This case in which the Constitutional Court – in favour of the South African Police Service (SAPS) – upheld an appeal against the decision of the Supreme Court of Appeal, provided much-needed further clarity on the interpretation and application of section 9 of the Constitution. Although the judgment certainly warrants proper analysis and further discussion, it is important to note at this point that Court reaffirmed the transformational nature of the Constitution and provided additional clarification on the application of restitutional measures.
Restorative measures, as required by the Constitution, must be balanced against other rights including the right to dignity and equality. As such, such measures “must not unduly invade the human dignity of those affected by them, if we are truly to achieve a non-racial, non-sexist and socially inclusive society“. The Court noted that steps taken to promote substantive equality may not, in favour of one group of previously disadvantaged people, exclude those who were themselves previously disadvantaged.
The ultimate goal of remedial measures in terms of the Constitution, are not to be an end in themselves, but to “urge us on towards a more equal and fair society that hopefully is non-racial, non-sexist and socially inclusive.” Also, these measures are, according to the Court, “not meant to be punitive nor retaliatory“.
Apart from remedial measures which must be implemented in a way that advances the position of people who have suffered past discrimination, the Court noted that such measures alone will not ensure social equity: “A socially inclusive society idealised by the Constitution is a function of a good democratic state, for the one part, and the individual and collective agency of its citizenry, for the other.” Thus, it requires a state which is accountable, responsive and open – especially in directing reasonable public resources to achieve substantive equality and in taking “reasonable, prompt and effective measures to realise the socio-economic needs of all, especially the vulnerable“. In this regard, the Court pointed out that “[o]ur public representatives will…do well to place a premium on an honest, efficient and economic use of public resources“. The achievement of substantive equality, of course, also requires the people of South Africa to commit to the values of equality, non-racialism and non-sexism – especially in a personal and individual capacity.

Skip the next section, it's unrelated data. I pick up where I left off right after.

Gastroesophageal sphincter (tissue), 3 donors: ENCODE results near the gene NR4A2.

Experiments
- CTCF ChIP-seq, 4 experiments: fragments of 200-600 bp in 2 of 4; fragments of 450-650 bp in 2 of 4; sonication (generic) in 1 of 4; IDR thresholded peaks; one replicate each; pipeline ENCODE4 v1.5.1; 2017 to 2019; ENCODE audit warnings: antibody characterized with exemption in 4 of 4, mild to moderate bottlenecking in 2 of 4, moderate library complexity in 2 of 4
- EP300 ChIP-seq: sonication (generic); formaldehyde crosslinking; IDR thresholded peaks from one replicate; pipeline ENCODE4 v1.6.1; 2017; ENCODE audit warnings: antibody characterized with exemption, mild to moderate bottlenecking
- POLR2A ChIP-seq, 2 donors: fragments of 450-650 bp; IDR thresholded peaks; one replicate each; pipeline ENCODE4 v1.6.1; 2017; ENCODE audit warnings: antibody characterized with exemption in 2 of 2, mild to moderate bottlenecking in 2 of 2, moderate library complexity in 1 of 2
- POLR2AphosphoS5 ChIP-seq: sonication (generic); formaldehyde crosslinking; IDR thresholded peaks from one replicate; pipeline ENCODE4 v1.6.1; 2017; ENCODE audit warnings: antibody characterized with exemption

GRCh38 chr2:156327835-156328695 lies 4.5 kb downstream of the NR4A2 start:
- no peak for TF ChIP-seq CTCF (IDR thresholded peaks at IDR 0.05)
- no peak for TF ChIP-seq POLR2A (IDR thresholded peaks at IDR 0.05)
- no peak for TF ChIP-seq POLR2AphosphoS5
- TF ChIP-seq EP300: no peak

Very importantly, the Court pointed out that those who are to benefit from affirmative action, must indeed be able to do the work: “They must be suitably qualified people in order not to sacrifice efficiency and competence at the altar of remedial employment… [p]lainly, a core object of equity at the workplace is to employ and retain people who not only enhance diversity but who are also competent and effective in delivering goods and services to the public.“
Restorative justice and remedial measures go to the heart of achievement of equality in South Africa as required by the Constitution. It is, nonetheless, an emotive topic. This is due to our history of racial and other forms of discrimination, the effect of remedial measures on those who today feel excluded, but also due to prevailing inequality in general in society. Affirmative action is a topic, which – as pointed out by the Court – is often, and for very good reasons conflated with the notion of racial discrimination and the lack of service delivery, but also possible political abuse (if the governing party’s policy of so-called cadre deployment is considered). Clearly, the importance of the Constitutional Court clarifying uncertainties and guiding an understanding of how affirmative action should be applied in a balanced manner as required by the Constitution – as it did in this case – goes well beyond the domain of lawyers. It also speaks to ordinary relations in society. It speaks to how these measures and the manner in which they are implemented will impact on mutual respect, trust and unity in South Africa.
By Adv Johan Kruger, Director: Centre for Constitutional Rights